Every child has different needs and different paces of how the learn. Autism is no different and diversely affects everyone living with the condition. You might feel that a mainstream school would be a more appropriate setting to develop your learning and social skills; or, conversely, a mainstream environment may be too stressful to cope with and isn’t helping at all with either education or socialising.
Whatever your reason might be, it’s something you need to talk about with your parents and teachers. Before you make any firm decisions, actively consult with your education and health professionals and listen to whether they’re of the opinion that your needs would be better met in different learning environment. Ask them if there are any other options that your present school could look at adopting or retrying, or if you can get an assessment from your educational psychologist. Switching schools isn’t something should be done lightly and is recommended that you only do so if you’ve no other recourse or you’ve been explicitly advised to do so.
Guidelines and advice from the NCSE about transitioning between special and mainstream schools can be viewed here.
What kind of supports do they provide?
Autism Classes are groups attached to mainstream classrooms which specifically cater for pupils attending schools with a diagnosis on the autistic spectrum.
One main advantage of these classes is that, unlike mainstream school classrooms, they have a much lower pupil-teacher ratio and may also receive a ‘baseline’ level of SNA support. This ensures that there’s as much intensive support as possible for pupils to develop and fulfil their IEPs. Additionally, special classes provide the opportunity for students to follow the curriculum at pace and level appropriate to them and to participate in mainstream activities and classes where they are able.
Does every school have an autism class?
Autism classes are typically attached to special schools throughout the country, but many mainstream schools also provide for these classes at primary and secondary level. The education plans of those within a mainstream setting may differ from those in special schools, depending on your needs as a student and an individual.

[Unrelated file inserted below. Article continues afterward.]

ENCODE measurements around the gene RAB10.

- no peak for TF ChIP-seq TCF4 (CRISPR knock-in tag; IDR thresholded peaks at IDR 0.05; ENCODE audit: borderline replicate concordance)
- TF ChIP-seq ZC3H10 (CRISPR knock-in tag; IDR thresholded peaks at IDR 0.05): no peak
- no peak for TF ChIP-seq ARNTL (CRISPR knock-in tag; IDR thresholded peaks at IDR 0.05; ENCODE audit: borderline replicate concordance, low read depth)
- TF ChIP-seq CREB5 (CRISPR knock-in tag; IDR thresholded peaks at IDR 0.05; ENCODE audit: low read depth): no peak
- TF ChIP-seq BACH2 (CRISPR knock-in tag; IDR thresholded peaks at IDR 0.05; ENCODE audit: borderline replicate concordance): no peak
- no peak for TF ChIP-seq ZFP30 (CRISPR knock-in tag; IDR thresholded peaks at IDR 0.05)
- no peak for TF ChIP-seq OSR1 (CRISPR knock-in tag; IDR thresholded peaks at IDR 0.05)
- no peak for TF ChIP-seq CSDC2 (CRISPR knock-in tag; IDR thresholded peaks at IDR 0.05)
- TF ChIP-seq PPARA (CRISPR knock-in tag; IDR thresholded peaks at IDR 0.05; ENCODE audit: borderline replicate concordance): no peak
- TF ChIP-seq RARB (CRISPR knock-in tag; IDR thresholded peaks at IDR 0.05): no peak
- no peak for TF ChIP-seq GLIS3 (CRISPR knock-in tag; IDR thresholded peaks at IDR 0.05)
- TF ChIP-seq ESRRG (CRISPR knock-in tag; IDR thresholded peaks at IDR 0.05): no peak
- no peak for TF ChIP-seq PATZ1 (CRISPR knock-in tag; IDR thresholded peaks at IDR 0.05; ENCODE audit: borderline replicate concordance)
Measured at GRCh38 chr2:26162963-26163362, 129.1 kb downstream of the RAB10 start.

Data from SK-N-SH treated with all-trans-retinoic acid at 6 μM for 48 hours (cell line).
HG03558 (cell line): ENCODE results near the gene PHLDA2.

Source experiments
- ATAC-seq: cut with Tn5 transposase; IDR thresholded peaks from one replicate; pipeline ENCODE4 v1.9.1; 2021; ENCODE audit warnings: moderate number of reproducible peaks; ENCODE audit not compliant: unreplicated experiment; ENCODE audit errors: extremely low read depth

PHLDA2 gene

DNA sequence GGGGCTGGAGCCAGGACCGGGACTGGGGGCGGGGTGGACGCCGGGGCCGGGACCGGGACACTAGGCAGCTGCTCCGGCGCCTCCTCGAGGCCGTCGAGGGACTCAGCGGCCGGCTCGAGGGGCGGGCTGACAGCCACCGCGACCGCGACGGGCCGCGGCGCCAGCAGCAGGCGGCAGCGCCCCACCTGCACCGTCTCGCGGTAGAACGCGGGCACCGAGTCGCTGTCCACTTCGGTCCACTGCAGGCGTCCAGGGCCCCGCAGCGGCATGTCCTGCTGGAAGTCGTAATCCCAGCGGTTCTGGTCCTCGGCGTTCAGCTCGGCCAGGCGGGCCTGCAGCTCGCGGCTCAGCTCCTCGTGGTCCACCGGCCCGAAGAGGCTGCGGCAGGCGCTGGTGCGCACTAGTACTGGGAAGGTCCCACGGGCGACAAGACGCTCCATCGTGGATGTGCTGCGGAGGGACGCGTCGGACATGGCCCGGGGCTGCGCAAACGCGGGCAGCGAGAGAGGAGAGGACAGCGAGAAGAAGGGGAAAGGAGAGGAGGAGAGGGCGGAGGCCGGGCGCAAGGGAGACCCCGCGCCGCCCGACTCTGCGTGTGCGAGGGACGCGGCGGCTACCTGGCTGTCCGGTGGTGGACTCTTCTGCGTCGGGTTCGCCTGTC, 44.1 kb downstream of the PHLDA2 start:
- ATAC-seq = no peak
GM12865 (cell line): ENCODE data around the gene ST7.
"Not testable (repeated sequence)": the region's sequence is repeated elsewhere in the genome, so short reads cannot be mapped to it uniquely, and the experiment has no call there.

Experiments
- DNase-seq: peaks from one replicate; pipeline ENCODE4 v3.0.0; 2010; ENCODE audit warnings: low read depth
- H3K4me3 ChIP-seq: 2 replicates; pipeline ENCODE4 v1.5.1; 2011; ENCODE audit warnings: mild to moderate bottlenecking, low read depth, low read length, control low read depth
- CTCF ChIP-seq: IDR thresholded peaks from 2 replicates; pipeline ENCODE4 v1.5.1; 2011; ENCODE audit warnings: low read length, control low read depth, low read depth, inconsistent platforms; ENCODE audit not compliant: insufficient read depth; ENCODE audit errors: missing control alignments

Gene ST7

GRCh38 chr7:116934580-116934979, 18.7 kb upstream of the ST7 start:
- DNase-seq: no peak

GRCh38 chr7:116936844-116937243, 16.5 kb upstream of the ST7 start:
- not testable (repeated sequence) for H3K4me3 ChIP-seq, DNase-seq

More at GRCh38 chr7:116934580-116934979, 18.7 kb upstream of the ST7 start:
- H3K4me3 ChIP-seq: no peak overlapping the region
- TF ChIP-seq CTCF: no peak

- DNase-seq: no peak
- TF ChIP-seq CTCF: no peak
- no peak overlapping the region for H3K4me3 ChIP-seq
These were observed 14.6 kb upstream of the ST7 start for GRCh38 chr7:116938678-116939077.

If you wish to attend a mainstream school, make sure that you do your research and know if your chosen school has autism classes and whether their education plan suits your needs. Not every school will have the same ethos, nor offer the same kinds of services.
For a full list of mainstream schools with special classes, click here.
Which staff are involved with autism classes?
Resource teachers (known also as special education teachers) are responsible for designing and implementing instruction within special classes. SNAs will usually help coordinate the day-to-day running of lesson plans and delivering pupils’ IEPs.
Autistic students attending these classes may also need additional supports, including, but not limited to, speech and language therapy, occupational therapy, learning for life and work, and travel training. In these instances, relevant professionals may be outsourced by the school to provide the necessary service(s).
In the event of psychiatric care or a reassessment of needs, a NEPS educational psychologist will usually be called in.
The amount of resource teachers and SNAs within each school will depend on demand and how many pupils attend a specific school. You can view the precise figures on the NCSE’s website.
Citizens Information’s section on special needs education
Department of Education and Skills’ section on special needs education
National Council for Curriculum and Assessment (NCCA)’s guidelines for teachers of students with learning disabilities